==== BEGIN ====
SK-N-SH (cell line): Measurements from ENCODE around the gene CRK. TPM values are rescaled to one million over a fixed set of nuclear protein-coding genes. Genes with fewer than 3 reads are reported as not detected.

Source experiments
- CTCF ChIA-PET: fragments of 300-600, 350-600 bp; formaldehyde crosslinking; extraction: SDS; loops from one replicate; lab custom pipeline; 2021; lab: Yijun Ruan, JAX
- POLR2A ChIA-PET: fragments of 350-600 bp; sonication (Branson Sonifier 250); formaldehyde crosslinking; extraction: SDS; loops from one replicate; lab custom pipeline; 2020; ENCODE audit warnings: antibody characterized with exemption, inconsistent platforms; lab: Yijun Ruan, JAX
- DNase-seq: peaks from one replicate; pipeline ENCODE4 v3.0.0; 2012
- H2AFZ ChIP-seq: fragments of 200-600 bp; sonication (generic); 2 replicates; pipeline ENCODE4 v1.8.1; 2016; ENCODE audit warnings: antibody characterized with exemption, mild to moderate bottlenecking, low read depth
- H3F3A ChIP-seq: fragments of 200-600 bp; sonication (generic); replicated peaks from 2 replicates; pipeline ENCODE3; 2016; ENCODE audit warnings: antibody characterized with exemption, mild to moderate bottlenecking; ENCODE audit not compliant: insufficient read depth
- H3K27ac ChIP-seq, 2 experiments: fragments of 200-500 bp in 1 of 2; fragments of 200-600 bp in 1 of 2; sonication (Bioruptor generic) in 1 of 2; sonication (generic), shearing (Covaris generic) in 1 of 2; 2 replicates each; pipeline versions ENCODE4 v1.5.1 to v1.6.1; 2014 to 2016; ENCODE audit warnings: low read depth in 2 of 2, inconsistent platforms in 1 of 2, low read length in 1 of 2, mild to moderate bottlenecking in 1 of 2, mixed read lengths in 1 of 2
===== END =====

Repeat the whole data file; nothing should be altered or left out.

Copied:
SK-N-SH (cell line): Measurements from ENCODE around the gene CRK. TPM values are rescaled to one million over a fixed set of nuclear protein-coding genes. Genes with fewer than 3 reads are reported as not detected.

Source experiments
- CTCF ChIA-PET: fragments of 300-600, 350-600 bp; formaldehyde crosslinking; extraction: SDS; loops from one replicate; lab custom pipeline; 2021; lab: Yijun Ruan, JAX
- POLR2A ChIA-PET: fragments of 350-600 bp; sonication (Branson Sonifier 250); formaldehyde crosslinking; extraction: SDS; loops from one replicate; lab custom pipeline; 2020; ENCODE audit warnings: antibody characterized with exemption, inconsistent platforms; lab: Yijun Ruan, JAX
- DNase-seq: peaks from one replicate; pipeline ENCODE4 v3.0.0; 2012
- H2AFZ ChIP-seq: fragments of 200-600 bp; sonication (generic); 2 replicates; pipeline ENCODE4 v1.8.1; 2016; ENCODE audit warnings: antibody characterized with exemption, mild to moderate bottlenecking, low read depth
- H3F3A ChIP-seq: fragments of 200-600 bp; sonication (generic); replicated peaks from 2 replicates; pipeline ENCODE3; 2016; ENCODE audit warnings: antibody characterized with exemption, mild to moderate bottlenecking; ENCODE audit not compliant: insufficient read depth
- H3K27ac ChIP-seq, 2 experiments: fragments of 200-500 bp in 1 of 2; fragments of 200-600 bp in 1 of 2; sonication (Bioruptor generic) in 1 of 2; sonication (generic), shearing (Covaris generic) in 1 of 2; 2 replicates each; pipeline versions ENCODE4 v1.5.1 to v1.6.1; 2014 to 2016; ENCODE audit warnings: low read depth in 2 of 2, inconsistent platforms in 1 of 2, low read length in 1 of 2, mild to moderate bottlenecking in 1 of 2, mixed read lengths in 1 of 2